1966 – Start of a revolution

For the first time offered as a stand-alone model and not as a package, the 1966 GTO eventually became the highest selling muscle car from that year. It received minor styling changes, but enough to differentiate it even more from the 1964 original.

Sadly, in the middle of that year, General Motors decided to put a ban on building any engine with more than one carburetor, so the Tri-Power option was dropped. 1967 saw a return to the "old" power levels by upgrading the 389 ci engine to 400 ci.

A year later, in 1968, the GTO saw its first major restyling, starting to be manufactured on a new platform also. "The Goat" was now built on the A-body platform, sporting a 112-inch wheelbase, while the entire car became heavier than the models it replaced.

1968 Pontiac GTO
Photo: General Motors
Styling-wise, it lost most of its chrome, as the front bumper was replaced by a revolutionary rubber one called "Endura", which gave the car a much cleaner look in the front. Hidden headlights became an option that was so sought after that some people even thought it was a standard feature. 1968 was also the last year when the "6.5 Litre" front fender emblem was to be present on a GTO since its 1964 launch.

In 1969, probably the most famous version of GTO in its entire history was launched. The Pontiac GTO "Judge" was actually an option package that consisted of a new 400 ci V8 with a Ram Air intake that was delivering 366 hp. That was only the start. The body was covered with shocking paint colors, there was also a semi-functional rear spoiler and "Judge" decals all over the car. The year when the original Woodstock Music Festival was held coincided with the start of a slow death of the GTO.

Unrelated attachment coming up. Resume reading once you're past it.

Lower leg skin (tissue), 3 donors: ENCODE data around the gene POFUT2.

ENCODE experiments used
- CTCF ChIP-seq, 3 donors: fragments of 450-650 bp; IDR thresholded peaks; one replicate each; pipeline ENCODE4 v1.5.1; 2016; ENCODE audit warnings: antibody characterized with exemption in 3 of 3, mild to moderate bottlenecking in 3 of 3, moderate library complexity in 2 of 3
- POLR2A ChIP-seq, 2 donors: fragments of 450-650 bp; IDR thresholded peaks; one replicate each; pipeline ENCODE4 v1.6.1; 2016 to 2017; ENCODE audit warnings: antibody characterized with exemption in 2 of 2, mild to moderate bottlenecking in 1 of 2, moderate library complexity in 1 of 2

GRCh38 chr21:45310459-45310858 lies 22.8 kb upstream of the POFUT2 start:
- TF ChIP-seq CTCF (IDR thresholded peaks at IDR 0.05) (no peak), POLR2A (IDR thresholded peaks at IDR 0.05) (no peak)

In the following year, sales were beginning to slip, and "The Goat" had become more of a heavy and more luxurious tourer than an all-out muscle car. It had received a new front design, with four headlamps engulfed in the now-famous "Endura" bumper and a redesigned rear end.

1972 - Beginning of the end

Slow sales pushed General Motors officials to cancel the Pontiac GTO as a stand-alone model, the once-mighty muscle car becoming an option package once again, only this time it was for the Pontiac LeMans and the LeMans Sport. In the next year, newly imposed government safety regulations eliminated the "Endura" bumper, adding a very heavy-looking steel one instead, on all Pontiacs.

1974 was to become the last year of production for the original muscle car, now shamelessly based on the compact Pontiac Ventura, only a shadow of its former great self.

In the eyes of hardcore muscle car fans, although this wasn't exactly a true GTO, at least it was the last American-designed one, hence General Motors attempted rejuvenating the famous badge with the Australian Holden Monaro sold as a Pontiac between 2004 and 2006.
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About the author: Alex Oagana
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Alex handled his first real steering wheel at the age of five (on a field) and started practicing "Scandinavian Flicks" at 14 (on non-public gravel roads). Following his time at the University of Journalism, he landed his first real job at the local franchise of Top Gear magazine a few years before Mircea (Panait). Not long after, Alex entered the New Media realm with the project.